Partnerships, M&A and consolidation accelerate

Many large and medium-sized broker-owners will merge, become more virtual and focus on their agents’ financial well-being, performance and productivity.

New opportunities created by the real estate metamorphosis are attracting a record number of venture and private equity investors who seek the rewards of a disrupted industry.

Consolidation will continue for large broker-owners and even franchises. Big tech companies — some combination of Amazon, Facebook, Microsoft, Airbnb or Google — will enter the real estate business in earnest in the next five years, giving the consumer more choices.

An open technology and data market will replace the closed system that operated for the past 100 years.

Lawsuits and the Department of Justice will shine brightly on any attempt to thwart tech and business model innovation.

The expansive role of platforms

A few select platforms that scale — for both iBuyers and tech brokers — will catch on. Consumers will be drawn to these transparent tech-enabled platforms that offer multiple applications streamlining the buying and selling process.

The platforms will compete for consumer attention based on services and access to the most qualified and able real estate professionals.

They will also offer integrated services for agents and for consumers, including title insurance, mortgage loans and closing services.

The tools to render virtual showings, smart contracts and instant offers will operate off these platforms.

Data ownership fights will be less raucous

Tech companies, platforms, brokerages and franchises will continue to fight over data ownership. But who gets access to what information will be guided by fundamental principles including fair use, consumer privacy, open access and quality of the data.

The contentious nature of data control will not subside, but standards, cooperation and putting the customer first could drive resolution on many of the divisive issues.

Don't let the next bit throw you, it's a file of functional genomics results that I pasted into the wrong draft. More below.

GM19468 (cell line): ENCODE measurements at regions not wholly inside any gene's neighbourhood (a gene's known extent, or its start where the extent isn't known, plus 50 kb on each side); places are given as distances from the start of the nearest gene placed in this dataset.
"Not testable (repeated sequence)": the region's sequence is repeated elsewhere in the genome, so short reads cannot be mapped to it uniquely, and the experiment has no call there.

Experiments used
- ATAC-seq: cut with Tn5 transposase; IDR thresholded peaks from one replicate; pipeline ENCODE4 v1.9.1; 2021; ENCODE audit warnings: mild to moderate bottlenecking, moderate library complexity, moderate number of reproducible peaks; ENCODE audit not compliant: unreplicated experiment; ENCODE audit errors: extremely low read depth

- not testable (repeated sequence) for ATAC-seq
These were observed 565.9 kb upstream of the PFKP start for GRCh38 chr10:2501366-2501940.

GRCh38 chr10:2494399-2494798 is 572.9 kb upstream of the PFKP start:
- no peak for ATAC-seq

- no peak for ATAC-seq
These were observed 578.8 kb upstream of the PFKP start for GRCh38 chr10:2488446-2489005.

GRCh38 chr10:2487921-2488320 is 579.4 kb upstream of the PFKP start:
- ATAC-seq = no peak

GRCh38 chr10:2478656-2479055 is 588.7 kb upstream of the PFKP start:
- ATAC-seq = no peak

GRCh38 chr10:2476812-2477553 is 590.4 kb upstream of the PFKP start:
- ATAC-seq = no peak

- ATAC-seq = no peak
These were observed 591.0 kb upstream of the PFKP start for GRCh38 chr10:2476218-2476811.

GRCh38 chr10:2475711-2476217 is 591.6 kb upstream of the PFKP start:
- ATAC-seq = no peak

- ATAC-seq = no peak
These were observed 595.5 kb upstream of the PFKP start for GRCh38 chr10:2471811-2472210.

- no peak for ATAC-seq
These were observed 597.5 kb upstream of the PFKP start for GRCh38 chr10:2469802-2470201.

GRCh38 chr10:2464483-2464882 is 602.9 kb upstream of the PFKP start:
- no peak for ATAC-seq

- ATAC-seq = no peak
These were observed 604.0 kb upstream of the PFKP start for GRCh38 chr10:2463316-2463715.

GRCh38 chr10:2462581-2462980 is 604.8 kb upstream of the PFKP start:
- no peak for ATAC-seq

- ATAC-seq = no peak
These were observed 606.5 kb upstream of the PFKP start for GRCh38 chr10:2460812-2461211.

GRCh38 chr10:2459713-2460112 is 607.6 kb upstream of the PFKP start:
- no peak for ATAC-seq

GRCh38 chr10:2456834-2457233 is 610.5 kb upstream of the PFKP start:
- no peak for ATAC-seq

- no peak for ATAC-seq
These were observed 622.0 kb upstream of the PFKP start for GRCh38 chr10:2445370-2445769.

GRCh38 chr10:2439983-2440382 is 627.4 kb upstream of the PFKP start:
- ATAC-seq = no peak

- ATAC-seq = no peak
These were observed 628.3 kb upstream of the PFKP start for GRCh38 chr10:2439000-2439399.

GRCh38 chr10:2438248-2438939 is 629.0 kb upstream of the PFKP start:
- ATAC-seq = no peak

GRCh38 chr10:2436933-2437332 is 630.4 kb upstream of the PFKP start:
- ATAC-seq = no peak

In an ideal world, “data control” jargon should be replaced by language like “data that serves the consumer.”

A single listing database is on the horizon

A national homelisting database will emerge in the coming years. Reformed MLS organizations will play an important role, regulating local agent behavior. But they will no longer serve merely as technology shops for organizing local listing data with national vendors.

Firms like Zillow, CoreLogic and a few other firms have already organized local data into de facto national databases. These proprietary databases will foster competition as firms compete for the data, giving agents more choices and driving down the costs.

Open APIs will accelerate this outcome.

MLS organizations that do not merge will need to be lean, incorruptible and focused on agent services and ethics.

Roadblocks, detours and objections

  • Housing affordability will continue to haunt a market that does not work for everyone.
  • Local and national attempts to block innovation will hurt progress toward creating a better consumer experience.
  • Concentrated power among a handful of national companies could weaken the value of local professional services that help consumers realize homeownership.
  • Companies that try to control everything themselves — the data, the process and consumers — will thwart new forms of cooperation.
  • Until a new system is devised, the broker cooperation tradition should not be carelessly abandoned. While it is a closed system, it is the foundation of a marketplace that makes it possible for buyers to instantly see 95 percent of the listings in any given local market.
  • Pocket listings and other industry bad habits will continue to compromise the consumer experience.